We don’t all want to spend thousands and thousands of dollars on our wedding reception meals, and we don’t have to. I’ve written in the past about how to cater your own wedding, but in this post I’ll discuss in detail how to do your wedding food on a budget.
You have options when planning your wedding meals, and there are plenty of ways to cut costs including:
- Reducing your guest list
- Not doing a plated, sit-down dinner that needs to be served
- Going with a caterer of your choice that isn’t associated with your venue, and/or
- DIY-ing your own catering with the help of family and friends
This post concentrates on how to save money on your wedding food when self-catering, but many of the same principles can apply if working closely with a flexible catering service (such as asking them to serve a reduced menu, or hors d’oeuvres only).
Couples spend anywhere from $10 – $300 (or more) per guest for dinner at their weddings! You can potentially save thousands of dollars with the takeaways I’ll discuss below. I hope it helps you and that you feel guided in some way with this information– so that you’re able to stay on the lower side of that cost range!
In this post, I’ll cover:
- 10 Inexpensive Wedding Food Ideas
- 3 Affordable Wedding Menus that You Can Steal
- DIY Wedding Catering Checklist
- How Much Food You Need for Your Wedding Per Guest
You may also enjoy my other posts on this topic:
- How to Cater Your Own Wedding: The Essential Step-by-Step Guide
- Backyard BBQ Wedding: The Ultimate How-To Guide & Menu
10 Inexpensive Wedding Food Ideas
If you’re deciding to save money by self-catering, you’re going to want to make sure that your wedding will be small (or small-ish) at about 75 people or less. And that you have some willing helpers among your family and friends that don’t mind offering their time and services as a wedding gift to you! If you’re expecting more guests than this, consider hiring some people to at least help with clean up and serving.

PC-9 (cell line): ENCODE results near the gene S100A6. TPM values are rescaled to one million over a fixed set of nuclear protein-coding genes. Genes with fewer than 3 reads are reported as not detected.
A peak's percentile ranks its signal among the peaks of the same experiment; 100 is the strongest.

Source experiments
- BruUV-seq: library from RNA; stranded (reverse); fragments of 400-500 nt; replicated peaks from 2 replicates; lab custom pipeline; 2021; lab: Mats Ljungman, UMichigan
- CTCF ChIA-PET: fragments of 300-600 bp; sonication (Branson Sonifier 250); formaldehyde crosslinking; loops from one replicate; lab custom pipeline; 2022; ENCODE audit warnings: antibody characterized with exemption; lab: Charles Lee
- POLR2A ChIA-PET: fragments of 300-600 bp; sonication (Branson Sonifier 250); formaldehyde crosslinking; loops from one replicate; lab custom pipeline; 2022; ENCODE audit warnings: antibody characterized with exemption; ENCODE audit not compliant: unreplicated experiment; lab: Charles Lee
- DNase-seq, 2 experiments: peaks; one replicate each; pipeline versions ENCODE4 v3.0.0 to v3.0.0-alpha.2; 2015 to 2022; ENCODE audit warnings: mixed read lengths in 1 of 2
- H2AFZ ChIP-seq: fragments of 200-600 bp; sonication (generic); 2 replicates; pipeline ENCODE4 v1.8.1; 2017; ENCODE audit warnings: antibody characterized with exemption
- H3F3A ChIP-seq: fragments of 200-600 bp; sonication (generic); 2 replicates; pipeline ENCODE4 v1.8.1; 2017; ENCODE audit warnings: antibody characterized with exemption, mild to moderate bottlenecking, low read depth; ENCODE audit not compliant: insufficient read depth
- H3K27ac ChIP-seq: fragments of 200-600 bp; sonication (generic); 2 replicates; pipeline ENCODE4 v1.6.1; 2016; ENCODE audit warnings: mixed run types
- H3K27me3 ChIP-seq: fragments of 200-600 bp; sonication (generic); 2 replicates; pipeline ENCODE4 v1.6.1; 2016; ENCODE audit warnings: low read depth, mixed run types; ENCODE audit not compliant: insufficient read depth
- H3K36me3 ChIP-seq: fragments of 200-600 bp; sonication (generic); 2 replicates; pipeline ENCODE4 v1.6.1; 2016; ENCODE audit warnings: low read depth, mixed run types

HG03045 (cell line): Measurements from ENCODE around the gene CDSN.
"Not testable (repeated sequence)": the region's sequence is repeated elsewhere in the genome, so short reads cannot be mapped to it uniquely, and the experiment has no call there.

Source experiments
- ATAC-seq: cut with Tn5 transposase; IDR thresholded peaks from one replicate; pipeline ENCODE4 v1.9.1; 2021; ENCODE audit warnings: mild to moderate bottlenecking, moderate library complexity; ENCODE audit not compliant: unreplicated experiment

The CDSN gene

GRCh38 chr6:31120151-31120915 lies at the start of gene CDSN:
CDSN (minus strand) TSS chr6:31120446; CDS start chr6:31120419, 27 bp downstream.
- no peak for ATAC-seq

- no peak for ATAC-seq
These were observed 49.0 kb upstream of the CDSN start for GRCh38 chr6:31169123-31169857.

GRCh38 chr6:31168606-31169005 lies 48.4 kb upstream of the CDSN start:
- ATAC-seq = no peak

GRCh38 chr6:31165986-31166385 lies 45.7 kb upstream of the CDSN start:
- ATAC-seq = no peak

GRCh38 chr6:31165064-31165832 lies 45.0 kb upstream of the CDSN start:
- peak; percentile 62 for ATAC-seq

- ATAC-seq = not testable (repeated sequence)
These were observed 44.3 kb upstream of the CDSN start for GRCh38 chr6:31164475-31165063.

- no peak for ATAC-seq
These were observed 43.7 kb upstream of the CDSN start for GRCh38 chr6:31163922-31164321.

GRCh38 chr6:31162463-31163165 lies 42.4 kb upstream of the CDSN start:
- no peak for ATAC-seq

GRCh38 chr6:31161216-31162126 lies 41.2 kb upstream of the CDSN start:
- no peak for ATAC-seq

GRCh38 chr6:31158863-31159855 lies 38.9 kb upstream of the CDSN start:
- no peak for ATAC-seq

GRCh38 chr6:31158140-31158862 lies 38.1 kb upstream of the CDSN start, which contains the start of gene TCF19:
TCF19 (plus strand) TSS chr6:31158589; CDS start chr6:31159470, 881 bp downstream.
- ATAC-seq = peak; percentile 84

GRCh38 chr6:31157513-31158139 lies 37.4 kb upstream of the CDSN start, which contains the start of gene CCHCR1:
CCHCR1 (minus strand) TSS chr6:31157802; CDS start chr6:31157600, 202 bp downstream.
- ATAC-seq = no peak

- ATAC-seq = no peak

It’s also important to know your crowd, and to know whether or not your guests will be game for some of the suggestions below such as DIY food stations and potluck dinners.
THE KEY TO MAKING “BUDGET WEDDING FOOD” WORK: To avoid suffering any sort of grief from your guests, you’ll have to manage and match your guests’ expectations. What I mean is: prepare them in advance on the invitation with language to the effect of “Our ceremony will be followed by light hors d’oeuvres and refreshments.” Or whatever it is your food and drink options will be. Give them notice and they will have no reason to complain.
Having your fanciest family members show up to your backyard wedding and passive-aggressively complain about the food all evening is… well, rude, and not at all fun for you. Avoid it by telling them what to expect before they come!
#1 Order Food from Your Favorite Local Restaurant
I’ve heard of couples ordering from their favorite local Mediterranean (or whichever) restaurant and getting quotes as low as $7 per head, plus all of the serving equipment and dinnerware. Some restaurants even offer to serve the food buffet style for a (usually) very reasonable fee. By going to a small or family restaurant instead of a caterer, expectations are not yet set — for either party — and can often be more easily negotiated. To know how much food to order, speak with the restaurant itself, but also look at the section at the bottom of this post, which explains how much food you need in more detail.
#2 Set Up DIY Food Stations for Guests
These have become trendy in recent years– Have a sort of “build your own X” station for your guests. Some awesome DIY food stations I’ve seen at weddings include:
- Donut station where you can pick your own toppings
- S’Mores station around an open fire pit
- Make-your-own tacos
- Choose-your-own topping stations for: ice cream, nachos, French fries
This can be a budget option if you buy all of the ingredients and set it up yourself — or much better — If a small, loyal group of friends and family can handle this purchasing and set up for you as a wedding gift. Break down the amounts of everything you need in a shopping list, drawn a map of how you would like the food and other items arranged on the serving tables, and let them at it!
#3 Have a DIY Dessert Wedding (“Cake and Punch”)
If you have your event start after dinner time (or alternatively, have it earlier in the day and have everyone leave before dinner time), you can have a desserts-only wedding reception — Meaning that you serve only sweets and drinks. This will save you tons of money. Have your best baker friends and family each create their specialties. Decorate the serving table beautifully, and serve drinks too.
A “Cake and Punch” wedding reception is traditional, having been done on many a church lawn for generations!
Just remember, again, to let everyone know what to expect beforehand so that they don’t show up to your wedding ravenous with only cake to eat.